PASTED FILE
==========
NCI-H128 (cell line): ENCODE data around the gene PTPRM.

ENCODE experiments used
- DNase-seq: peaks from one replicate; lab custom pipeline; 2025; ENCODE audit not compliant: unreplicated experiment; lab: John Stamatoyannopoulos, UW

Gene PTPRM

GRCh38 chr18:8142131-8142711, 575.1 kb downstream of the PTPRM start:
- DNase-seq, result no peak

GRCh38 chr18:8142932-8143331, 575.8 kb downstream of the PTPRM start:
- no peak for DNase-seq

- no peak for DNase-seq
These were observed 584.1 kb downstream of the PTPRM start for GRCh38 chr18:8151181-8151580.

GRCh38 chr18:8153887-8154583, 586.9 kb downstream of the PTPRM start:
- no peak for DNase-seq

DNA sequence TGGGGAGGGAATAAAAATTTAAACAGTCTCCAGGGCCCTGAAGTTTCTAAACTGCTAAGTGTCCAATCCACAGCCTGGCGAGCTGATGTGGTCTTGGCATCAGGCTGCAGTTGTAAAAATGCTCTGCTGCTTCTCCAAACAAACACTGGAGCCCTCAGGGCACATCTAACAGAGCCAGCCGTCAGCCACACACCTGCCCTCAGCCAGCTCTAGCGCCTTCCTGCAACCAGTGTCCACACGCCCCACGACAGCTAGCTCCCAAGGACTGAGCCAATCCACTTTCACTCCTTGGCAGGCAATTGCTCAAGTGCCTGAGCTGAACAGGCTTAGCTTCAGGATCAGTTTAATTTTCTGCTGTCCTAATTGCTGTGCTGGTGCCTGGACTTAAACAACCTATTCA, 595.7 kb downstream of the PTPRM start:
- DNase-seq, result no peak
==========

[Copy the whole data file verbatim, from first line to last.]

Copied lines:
NCI-H128 (cell line): ENCODE data around the gene PTPRM.

ENCODE experiments used
- DNase-seq: peaks from one replicate; lab custom pipeline; 2025; ENCODE audit not compliant: unreplicated experiment; lab: John Stamatoyannopoulos, UW

Gene PTPRM

GRCh38 chr18:8142131-8142711, 575.1 kb downstream of the PTPRM start:
- DNase-seq, result no peak

GRCh38 chr18:8142932-8143331, 575.8 kb downstream of the PTPRM start:
- no peak for DNase-seq

- no peak for DNase-seq
These were observed 584.1 kb downstream of the PTPRM start for GRCh38 chr18:8151181-8151580.

GRCh38 chr18:8153887-8154583, 586.9 kb downstream of the PTPRM start:
- no peak for DNase-seq

DNA sequence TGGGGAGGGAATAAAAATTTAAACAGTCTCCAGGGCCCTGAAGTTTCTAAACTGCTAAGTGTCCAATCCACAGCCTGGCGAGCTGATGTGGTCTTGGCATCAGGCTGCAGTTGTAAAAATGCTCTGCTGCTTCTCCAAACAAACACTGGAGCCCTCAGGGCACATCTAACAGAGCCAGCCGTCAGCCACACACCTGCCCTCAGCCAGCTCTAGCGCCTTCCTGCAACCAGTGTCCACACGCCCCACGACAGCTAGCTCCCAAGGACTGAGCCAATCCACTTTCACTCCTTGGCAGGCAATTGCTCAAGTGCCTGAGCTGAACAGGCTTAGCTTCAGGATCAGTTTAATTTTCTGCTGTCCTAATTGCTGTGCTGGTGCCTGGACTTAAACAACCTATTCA, 595.7 kb downstream of the PTPRM start:
- DNase-seq, result no peak